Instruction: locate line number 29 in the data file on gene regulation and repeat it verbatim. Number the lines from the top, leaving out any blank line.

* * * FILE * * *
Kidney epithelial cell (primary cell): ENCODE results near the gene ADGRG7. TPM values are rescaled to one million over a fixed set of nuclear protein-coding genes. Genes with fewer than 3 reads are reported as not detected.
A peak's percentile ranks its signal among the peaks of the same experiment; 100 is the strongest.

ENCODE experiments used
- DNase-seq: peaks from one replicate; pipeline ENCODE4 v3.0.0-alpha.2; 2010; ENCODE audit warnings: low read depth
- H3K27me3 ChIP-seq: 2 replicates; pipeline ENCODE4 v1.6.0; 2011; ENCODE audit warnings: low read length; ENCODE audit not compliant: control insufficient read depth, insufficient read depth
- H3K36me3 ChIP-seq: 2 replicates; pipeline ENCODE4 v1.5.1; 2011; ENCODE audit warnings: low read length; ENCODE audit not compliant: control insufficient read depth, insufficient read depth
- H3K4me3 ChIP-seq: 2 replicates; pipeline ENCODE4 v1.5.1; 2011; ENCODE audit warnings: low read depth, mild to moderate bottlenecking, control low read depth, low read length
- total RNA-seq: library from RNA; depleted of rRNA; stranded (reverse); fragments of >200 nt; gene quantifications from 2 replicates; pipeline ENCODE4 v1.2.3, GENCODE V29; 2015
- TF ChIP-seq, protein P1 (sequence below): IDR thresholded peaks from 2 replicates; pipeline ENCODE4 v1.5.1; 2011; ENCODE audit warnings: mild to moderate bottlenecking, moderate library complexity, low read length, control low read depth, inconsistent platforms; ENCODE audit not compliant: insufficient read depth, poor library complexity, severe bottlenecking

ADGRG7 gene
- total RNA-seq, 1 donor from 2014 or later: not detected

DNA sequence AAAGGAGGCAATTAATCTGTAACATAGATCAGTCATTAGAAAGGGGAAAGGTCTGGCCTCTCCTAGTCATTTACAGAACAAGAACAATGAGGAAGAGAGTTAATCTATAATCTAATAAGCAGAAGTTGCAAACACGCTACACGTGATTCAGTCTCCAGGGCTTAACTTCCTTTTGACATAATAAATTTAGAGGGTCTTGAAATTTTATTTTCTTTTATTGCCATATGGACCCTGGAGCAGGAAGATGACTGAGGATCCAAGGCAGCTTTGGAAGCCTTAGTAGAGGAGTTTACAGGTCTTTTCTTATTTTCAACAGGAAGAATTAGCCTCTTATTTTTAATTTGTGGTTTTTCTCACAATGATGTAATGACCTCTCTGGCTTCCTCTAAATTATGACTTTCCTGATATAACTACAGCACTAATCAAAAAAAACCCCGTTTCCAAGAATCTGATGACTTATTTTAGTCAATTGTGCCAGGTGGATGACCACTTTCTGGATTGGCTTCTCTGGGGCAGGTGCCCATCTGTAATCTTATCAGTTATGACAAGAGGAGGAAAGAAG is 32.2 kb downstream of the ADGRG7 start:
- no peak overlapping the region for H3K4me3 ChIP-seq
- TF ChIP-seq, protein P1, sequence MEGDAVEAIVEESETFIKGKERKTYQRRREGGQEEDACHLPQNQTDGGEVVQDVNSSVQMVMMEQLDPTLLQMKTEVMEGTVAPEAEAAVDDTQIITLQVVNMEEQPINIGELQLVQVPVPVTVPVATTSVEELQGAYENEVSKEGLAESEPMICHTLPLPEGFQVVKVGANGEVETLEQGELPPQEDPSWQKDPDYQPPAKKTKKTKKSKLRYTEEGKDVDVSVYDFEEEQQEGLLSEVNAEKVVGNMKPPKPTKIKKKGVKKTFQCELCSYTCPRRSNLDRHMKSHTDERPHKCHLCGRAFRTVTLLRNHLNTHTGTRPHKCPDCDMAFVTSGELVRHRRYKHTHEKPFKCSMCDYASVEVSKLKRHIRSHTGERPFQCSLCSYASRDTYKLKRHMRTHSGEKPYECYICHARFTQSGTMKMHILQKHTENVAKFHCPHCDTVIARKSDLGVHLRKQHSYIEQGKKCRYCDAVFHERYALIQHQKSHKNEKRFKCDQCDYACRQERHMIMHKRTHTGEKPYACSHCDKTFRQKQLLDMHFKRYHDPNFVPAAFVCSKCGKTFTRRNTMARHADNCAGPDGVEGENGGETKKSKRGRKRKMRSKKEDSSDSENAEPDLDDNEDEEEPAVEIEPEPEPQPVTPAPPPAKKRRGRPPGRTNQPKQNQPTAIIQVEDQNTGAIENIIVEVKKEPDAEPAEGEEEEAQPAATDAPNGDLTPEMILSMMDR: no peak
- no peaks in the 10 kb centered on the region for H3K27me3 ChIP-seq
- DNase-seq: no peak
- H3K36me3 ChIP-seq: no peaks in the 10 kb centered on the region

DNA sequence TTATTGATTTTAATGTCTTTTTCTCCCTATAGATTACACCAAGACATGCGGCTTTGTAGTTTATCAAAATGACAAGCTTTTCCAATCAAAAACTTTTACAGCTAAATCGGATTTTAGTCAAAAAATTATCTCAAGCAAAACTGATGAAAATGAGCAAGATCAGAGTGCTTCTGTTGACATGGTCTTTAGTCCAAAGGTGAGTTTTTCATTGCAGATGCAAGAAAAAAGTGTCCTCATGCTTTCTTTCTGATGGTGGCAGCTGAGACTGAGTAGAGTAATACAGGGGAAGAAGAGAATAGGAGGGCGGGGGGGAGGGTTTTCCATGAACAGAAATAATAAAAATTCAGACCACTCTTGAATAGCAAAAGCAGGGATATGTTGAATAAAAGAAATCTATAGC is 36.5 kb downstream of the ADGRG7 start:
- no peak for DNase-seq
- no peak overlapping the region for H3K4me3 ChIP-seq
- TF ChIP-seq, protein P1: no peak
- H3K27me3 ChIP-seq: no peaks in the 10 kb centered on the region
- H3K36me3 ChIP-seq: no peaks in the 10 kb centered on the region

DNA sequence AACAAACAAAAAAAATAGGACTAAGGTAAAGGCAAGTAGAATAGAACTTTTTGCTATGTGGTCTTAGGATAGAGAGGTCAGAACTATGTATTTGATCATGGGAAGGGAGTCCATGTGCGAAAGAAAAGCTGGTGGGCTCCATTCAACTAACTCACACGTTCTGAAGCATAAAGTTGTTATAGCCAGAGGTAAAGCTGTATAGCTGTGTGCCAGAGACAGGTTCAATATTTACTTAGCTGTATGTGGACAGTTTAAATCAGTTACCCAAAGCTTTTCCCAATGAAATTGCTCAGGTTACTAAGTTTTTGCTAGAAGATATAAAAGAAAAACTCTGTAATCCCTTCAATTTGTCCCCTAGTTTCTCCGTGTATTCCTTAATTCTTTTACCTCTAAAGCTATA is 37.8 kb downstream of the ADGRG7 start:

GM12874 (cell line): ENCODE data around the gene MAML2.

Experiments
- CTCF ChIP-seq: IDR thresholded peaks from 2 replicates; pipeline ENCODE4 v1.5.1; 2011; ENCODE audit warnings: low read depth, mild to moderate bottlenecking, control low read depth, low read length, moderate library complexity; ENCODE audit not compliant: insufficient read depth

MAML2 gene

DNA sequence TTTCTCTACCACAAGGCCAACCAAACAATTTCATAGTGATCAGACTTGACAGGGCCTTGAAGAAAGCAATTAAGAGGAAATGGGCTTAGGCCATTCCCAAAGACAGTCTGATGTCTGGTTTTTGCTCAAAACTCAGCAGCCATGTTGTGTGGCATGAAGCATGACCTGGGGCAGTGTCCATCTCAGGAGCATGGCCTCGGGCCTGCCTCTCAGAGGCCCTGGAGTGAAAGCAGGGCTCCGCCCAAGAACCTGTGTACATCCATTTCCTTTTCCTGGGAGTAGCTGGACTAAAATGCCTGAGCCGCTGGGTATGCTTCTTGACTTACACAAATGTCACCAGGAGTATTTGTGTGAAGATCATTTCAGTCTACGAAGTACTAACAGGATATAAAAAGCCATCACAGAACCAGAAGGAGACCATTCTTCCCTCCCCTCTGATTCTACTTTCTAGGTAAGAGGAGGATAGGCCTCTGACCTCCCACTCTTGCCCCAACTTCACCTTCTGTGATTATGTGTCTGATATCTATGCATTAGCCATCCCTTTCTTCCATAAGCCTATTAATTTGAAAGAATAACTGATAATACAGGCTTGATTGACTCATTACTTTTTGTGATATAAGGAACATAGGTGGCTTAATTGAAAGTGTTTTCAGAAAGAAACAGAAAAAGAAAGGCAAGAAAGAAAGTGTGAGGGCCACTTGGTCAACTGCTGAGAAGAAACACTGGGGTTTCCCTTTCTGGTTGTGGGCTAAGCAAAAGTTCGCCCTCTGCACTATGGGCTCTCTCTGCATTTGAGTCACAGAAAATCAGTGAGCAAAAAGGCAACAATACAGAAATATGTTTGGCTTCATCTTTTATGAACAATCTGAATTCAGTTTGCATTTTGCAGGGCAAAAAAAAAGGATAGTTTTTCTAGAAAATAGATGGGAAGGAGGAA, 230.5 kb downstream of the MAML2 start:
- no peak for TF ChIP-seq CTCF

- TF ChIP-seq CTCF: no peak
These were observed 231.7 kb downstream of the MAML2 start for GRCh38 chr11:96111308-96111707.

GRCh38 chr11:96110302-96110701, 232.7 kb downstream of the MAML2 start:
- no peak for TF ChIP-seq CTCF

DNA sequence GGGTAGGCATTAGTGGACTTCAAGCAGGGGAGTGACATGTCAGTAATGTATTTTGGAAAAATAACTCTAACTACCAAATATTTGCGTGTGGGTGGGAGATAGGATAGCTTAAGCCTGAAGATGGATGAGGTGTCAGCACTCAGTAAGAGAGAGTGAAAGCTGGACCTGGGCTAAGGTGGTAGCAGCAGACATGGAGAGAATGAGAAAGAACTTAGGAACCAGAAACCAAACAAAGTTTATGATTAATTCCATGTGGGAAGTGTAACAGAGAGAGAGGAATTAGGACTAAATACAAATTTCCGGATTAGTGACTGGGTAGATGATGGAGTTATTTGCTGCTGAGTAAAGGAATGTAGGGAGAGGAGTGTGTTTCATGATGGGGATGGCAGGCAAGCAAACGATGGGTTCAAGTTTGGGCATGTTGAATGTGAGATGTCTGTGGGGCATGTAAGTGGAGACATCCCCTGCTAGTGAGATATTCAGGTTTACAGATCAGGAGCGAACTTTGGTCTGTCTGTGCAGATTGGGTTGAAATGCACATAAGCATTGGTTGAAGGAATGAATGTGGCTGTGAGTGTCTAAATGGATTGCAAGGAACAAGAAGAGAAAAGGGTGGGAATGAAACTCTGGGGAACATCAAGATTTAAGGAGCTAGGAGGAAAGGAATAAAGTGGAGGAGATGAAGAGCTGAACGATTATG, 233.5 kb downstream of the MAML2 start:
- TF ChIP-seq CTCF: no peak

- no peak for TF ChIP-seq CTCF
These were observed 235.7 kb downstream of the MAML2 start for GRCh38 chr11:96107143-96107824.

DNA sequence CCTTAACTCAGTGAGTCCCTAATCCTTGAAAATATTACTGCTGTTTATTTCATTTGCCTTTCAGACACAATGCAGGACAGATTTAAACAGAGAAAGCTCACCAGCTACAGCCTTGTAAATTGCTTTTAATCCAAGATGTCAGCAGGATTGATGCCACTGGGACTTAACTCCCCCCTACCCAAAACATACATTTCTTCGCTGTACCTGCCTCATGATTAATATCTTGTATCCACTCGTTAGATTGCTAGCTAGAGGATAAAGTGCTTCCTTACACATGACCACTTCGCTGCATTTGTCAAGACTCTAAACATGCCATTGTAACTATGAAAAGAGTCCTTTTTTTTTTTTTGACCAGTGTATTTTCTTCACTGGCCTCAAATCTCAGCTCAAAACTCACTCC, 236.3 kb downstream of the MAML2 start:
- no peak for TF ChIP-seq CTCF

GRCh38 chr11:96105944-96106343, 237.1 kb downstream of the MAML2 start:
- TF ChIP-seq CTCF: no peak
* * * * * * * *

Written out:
DNA sequence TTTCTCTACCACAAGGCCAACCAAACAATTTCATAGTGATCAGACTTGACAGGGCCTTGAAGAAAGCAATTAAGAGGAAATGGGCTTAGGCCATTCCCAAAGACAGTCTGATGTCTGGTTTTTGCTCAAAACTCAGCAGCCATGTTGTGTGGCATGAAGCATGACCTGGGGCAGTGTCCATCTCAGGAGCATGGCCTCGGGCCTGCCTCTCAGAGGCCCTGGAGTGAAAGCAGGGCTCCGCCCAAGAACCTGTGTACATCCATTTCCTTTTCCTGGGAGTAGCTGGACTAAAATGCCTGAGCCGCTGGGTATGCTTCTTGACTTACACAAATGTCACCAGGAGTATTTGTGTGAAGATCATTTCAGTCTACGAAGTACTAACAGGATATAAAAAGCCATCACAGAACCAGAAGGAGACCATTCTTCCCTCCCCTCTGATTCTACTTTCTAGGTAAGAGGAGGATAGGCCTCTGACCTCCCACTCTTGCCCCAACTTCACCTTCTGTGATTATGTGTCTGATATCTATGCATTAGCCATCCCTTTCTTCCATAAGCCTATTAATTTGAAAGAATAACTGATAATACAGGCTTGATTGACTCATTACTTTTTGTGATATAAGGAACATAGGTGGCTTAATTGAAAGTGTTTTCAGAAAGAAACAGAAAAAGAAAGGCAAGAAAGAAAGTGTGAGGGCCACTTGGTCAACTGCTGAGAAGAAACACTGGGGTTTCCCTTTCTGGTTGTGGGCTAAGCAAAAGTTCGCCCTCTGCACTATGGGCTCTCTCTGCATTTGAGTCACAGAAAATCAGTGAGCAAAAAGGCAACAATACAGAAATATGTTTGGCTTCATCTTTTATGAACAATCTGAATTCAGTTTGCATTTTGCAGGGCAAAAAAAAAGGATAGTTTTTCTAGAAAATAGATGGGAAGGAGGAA, 230.5 kb downstream of the MAML2 start: